Much of Israel's Plastic Waste Left to Pile Up as Authorities Have No Clear Recycling Policy

CC0 / / Plastic garbage
Plastic garbage - Sputnik International, 1920, 01.12.2021
Israelis use an average of 7.5 kilograms of single-use plastics per person every year, five times the amount used in the European Union, but only 24 percent of it is recycled. The rest is being dumped in landfills, something that has proven to be hazardous for both humans and the environment.
Israel is filling up with garbage. According to official data, the country produces 5.3 million tonnes of municipal and commercial waste per year, which is equivalent to 1.7 kilograms per person -- higher than the Organisation for Economic Co-operation and Development (OECD) average.
The majority of that waste comes from plastic, and estimates suggest that Israelis consume an average of 7.5 kilograms of single-use plastics per person a year, five times the amount used in the European Union.

Israel's Waste Mismanagement

But Caroline Wagner, a plastic campaigner at Greenpeace Israel, an organisation that is fighting to improve the country's environment, says Israel barely knows how to handle the problem.
Israel has multiple recycling facilities dispersed across the country, where consumers are asked to separate their garbage according to material. The country also has various bottle cages that collect plastic, and the idea is that this technique will make the recycling process much easier.
In reality, however, this has not been the case.
"We would all like to believe that the plastic waste that Israel produces is either efficiently recycled or disposed of correctly. Unfortunately, this is a myth, and Israel's current recycling rate stands at 24 percent," explained Wagner.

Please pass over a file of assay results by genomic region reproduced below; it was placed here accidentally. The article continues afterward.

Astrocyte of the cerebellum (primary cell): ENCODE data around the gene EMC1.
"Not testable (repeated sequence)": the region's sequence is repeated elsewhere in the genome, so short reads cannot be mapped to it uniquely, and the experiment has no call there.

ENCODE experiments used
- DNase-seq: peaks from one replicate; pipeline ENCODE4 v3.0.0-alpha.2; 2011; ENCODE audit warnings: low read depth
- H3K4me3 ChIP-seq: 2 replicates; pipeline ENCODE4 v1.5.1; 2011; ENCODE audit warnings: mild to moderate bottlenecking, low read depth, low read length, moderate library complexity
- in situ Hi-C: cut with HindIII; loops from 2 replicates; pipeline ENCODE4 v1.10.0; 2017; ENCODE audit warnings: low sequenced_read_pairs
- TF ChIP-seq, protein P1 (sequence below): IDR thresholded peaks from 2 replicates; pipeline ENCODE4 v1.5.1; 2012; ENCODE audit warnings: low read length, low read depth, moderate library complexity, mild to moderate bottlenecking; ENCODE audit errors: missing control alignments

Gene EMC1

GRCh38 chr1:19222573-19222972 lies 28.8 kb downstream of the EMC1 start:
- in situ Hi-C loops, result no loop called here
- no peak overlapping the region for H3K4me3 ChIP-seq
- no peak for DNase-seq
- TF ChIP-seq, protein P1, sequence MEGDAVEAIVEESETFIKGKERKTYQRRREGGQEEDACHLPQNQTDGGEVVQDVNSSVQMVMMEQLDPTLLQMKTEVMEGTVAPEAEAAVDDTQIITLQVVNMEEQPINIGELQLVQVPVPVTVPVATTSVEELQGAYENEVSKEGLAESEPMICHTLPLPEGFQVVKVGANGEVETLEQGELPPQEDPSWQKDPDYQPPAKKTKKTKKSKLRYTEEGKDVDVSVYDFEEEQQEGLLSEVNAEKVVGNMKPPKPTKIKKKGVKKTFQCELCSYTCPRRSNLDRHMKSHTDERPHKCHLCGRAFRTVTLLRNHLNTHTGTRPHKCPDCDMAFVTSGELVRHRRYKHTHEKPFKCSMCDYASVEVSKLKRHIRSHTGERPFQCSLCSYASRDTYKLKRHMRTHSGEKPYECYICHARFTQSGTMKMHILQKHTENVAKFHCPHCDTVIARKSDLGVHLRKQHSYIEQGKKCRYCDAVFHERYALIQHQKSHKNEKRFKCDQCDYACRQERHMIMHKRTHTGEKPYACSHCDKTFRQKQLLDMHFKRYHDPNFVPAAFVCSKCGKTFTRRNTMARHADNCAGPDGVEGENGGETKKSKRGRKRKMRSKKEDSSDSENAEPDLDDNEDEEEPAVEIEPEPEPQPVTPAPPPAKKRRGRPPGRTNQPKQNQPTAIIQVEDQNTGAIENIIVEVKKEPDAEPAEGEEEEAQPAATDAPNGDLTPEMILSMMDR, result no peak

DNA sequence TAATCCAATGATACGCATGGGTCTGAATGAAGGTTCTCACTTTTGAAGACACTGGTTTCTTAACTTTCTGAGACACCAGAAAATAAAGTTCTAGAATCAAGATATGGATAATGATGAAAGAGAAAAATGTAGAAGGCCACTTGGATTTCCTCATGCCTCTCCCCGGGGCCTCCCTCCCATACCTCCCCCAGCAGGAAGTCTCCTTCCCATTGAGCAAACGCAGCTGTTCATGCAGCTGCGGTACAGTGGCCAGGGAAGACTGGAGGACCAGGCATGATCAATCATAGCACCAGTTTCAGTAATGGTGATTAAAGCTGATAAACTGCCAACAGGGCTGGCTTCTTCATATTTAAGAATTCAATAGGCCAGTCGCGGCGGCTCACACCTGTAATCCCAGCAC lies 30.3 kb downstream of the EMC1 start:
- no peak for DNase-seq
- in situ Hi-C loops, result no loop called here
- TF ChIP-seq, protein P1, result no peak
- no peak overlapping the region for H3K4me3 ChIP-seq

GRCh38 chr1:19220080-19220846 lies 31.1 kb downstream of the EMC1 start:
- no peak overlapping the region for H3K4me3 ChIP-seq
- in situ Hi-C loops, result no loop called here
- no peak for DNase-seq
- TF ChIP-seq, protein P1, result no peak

What happens to the rest of it? The expert says it is not really clear, primarily because Israel doesn't present the public with transparent information. Some of it is being exported abroad, where it is handled. Much of it is being chemically recycled, a process that is hazardous to both humans and the environment. And big chunks of it are heading directly to the landfill, where waste is left to pile up, in accordance with the "out of sight, out of mind principle," says Wagner.

Calling for Help

Various environment protection organisations, including Greenpeace Israel, have long been sounding the alarm, something that prompted Israel to come up with a number of new regulations.
In 2017, Israel introduced a plastic bag fee in a bid to discourage the public from using the hazardous material. More recently, authorities have introduced a tax on disposable utensils and they have also expanded the Deposit Law on Beverage Containers that allows consumers to return plastic bottles to supermarkets in exchange for a fee.
Wagner says these and other initiatives have been a blessing but more measures are needed to cope with the current crisis.

"Most recycling initiatives don't work because they are voluntary. Recycling is an energy and cost intensive process, and it requires a lot of efforts from Israelis to separate their material correctly."

One of the measures that Wagner is suggesting is a complete ban on plastic disposables. Another one, argues the expert, would be the need to educate the masses.
"Firstly, it is important to educate about what can be recycled and how. And, secondly, we need to work towards changing the behaviour of citizens. Continuous purchases do not [help] to tackle the waste crisis. We need to buy less and reuse or refill our products more often. And we also need to switch from a take-make-dispose approach to a reuse and refill culture."
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